Daily Texan deficit raises concern

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With a March 19 budget deadline looming, The Daily Texan is operating on a six-figure projected deficit for a third year, joining college newspapers across the nation trying to find their place in a shrinking advertising market.

The Texas Student Media Board of Trustees, which oversees the Texan as well as KVRX, TSTV, the Texas Travesty and the Cactus Yearbook, will meet today to appoint an interim director who must oversee the setting of the budget over the next two weeks.

“Traditional print media have spent almost 400 years running solely on a revenue model dependent on advertising,” said James Tidwell, chair of the Department of Journalism at Eastern Illinois University. “That model is broken. We’re going to have to find a new one.”

Advertising revenue at the Texan has fallen from $2,326,411 for the 2007-2008 fiscal year, to $1,352,632 for the 2010-2011 fiscal year.

Mark Morrison, lecturer in the School of Journalism and TSM board member, said the newspaper must develop its Web presence to stay relevant.

“The audience is moving very quickly to emphasizing online media and social media,” Morrison said. “This is the same challenge media is facing nationally. We’re behind where we need to be not because of what’s happened in the last couple of days or last couple of months, but because we have been slow to adopt the multimedia platform overall.”

In 2011, the Texan launched its new website but has been without a multimedia adviser for five months after the six-month employment of Jennifer Rubin ended in October.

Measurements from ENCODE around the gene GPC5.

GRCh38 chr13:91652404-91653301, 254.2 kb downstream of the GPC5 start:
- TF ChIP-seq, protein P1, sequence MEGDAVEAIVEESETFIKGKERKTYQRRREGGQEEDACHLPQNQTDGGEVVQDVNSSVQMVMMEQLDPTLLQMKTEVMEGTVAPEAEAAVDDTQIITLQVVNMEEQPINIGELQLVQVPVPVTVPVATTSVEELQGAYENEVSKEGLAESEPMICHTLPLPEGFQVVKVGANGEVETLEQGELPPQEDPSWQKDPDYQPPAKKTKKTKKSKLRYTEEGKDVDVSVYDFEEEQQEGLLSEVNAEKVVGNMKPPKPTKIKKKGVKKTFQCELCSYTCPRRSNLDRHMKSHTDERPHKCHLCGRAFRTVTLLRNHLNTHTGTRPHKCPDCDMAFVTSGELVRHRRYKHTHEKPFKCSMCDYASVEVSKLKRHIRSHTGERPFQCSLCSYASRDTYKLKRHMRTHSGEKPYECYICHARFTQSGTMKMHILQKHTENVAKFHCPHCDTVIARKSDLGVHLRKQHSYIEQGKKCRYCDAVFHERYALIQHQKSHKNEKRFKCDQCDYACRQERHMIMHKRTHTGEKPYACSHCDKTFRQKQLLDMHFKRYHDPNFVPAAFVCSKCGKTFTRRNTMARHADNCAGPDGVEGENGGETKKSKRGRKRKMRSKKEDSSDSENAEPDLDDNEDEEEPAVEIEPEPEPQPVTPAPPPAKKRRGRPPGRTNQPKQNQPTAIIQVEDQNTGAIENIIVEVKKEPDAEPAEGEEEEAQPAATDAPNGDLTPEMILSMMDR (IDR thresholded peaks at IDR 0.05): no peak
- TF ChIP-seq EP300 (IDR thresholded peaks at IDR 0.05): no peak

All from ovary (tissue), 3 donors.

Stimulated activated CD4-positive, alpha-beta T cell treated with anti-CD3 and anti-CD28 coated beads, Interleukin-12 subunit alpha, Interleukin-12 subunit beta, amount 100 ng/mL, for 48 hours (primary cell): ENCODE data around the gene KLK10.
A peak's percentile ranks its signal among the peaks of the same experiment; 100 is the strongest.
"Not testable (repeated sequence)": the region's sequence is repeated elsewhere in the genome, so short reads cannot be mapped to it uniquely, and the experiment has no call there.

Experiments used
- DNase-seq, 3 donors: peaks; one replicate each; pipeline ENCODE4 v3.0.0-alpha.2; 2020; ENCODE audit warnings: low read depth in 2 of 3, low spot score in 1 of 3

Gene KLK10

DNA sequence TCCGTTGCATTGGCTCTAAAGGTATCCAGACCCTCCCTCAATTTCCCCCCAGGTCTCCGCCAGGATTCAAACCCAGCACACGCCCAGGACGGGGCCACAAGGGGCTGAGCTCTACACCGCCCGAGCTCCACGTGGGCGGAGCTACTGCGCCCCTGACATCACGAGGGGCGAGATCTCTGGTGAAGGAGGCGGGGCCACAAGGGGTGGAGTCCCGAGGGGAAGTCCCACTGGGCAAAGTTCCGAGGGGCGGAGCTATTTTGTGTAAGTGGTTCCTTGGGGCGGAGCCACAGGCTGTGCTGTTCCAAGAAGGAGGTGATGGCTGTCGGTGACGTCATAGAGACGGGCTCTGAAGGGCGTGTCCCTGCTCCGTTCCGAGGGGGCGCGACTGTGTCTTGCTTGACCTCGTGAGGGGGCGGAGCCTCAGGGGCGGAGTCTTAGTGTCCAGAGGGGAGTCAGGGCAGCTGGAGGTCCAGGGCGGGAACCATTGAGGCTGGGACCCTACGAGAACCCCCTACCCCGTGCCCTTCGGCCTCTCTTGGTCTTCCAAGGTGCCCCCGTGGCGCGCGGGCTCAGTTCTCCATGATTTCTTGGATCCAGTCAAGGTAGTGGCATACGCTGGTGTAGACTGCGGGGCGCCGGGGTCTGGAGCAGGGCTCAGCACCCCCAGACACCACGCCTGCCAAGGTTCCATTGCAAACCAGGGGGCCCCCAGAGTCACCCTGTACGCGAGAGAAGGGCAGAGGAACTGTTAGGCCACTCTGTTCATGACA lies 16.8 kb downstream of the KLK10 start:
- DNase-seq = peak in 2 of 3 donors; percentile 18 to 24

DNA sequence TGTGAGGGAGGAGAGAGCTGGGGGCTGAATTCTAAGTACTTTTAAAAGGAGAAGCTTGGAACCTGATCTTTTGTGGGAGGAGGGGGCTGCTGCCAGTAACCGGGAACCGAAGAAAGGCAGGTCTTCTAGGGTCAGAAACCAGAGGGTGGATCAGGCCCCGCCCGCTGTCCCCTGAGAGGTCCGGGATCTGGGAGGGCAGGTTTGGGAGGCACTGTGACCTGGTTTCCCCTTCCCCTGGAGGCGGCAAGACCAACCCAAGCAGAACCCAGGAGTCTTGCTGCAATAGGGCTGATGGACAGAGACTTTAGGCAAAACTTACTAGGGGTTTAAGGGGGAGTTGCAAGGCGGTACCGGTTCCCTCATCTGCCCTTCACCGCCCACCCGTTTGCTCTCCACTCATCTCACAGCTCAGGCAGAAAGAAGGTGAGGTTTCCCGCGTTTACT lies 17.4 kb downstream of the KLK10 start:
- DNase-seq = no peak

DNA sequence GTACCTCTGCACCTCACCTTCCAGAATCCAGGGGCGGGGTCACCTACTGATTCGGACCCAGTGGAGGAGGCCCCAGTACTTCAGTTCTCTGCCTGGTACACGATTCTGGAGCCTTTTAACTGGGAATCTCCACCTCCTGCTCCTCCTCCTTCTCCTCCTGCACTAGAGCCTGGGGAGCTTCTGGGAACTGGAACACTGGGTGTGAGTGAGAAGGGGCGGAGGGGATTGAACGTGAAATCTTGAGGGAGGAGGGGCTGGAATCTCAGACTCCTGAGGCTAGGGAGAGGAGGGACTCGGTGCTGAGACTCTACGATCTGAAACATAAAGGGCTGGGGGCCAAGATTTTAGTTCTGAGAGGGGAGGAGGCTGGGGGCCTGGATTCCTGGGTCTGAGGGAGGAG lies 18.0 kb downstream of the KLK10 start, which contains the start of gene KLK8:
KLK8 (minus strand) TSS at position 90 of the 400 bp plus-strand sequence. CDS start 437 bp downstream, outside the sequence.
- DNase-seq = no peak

Web advertising revenue for the paper fell to $52,363 last fiscal year from $67,108 for the 2007-2008 fiscal year.

In contrast to the Texan, Web advertising sales have almost tripled since fall 2011 for the University of Georgia’s independent student newspaper, The Red and Black, said faculty sponsor Harry Montevideo. The paper had previously been published daily, but decided to drop to a weekly print production and publish online content daily.

While Montevideo said it is too early to say exactly how much revenue will be made this year, he said he expects the publication to remain profitable and retain 75 percent of last year’s total revenue, despite a 30-35 percent decline in national advertising.

“We’re expecting to generate 95 percent of the local advertising revenue [The Red and Black] brought in last year,” Montevideo said.

As The Red and Black has moved away from daily print, The Daily Tar Heel at the University of North Carolina at Chapel Hill has emphasized the importance of maintaining a profitable print product while incorporating the Web platform, said general manager Kevin Schwartz.

The publication has worked for the past five years to develop multimedia facets including an online housing search and a dining guide on the newspaper’s website. Every advertiser can reach the Tar Heel’s audience through a print, Web or mobile app, Schwartz said. In addition, the paper has partnered with vendors to employ student staffers that create mobile apps for retail chains and manage social media for private companies.

Even with the development of online advertising, Schwartz said Web-based revenue cannot replace the printed newspaper. All of the Web revenue for The Daily Tar Heel totals approximately $150,000 annually while revenue from the print product totals $1.3 million, he said.

The printed newspaper is essential to The Daily Tar Heel’s success and making a fast transition to an all-digital platform is not a viable option for the newspapers, Schwartz said.

“You cannot flick a switch and convert the print product into digital streams to monetize,” he said.

Schwartz said maintaining a print product and developing Web advertising takes something the Texan does not currently have — leadership. The Texan has had three directors in the past three years, the same number of years since the paper posted a profit. It’s not so much a declining market base, but this lack of leadership that has likely affected the Texan’s ability to remain profitable, he said.

“There’s no reason The Daily Texan should have a deficit,” Schwartz said. “The Daily Texan, if properly run, will be just fine. You are sitting on a market of 600,000 people in one of the liveliest and most vibrant downtowns in America. The advertising potential is there.”

Printed on Wednesday, March 7, 2012 as: College media see transition to Web content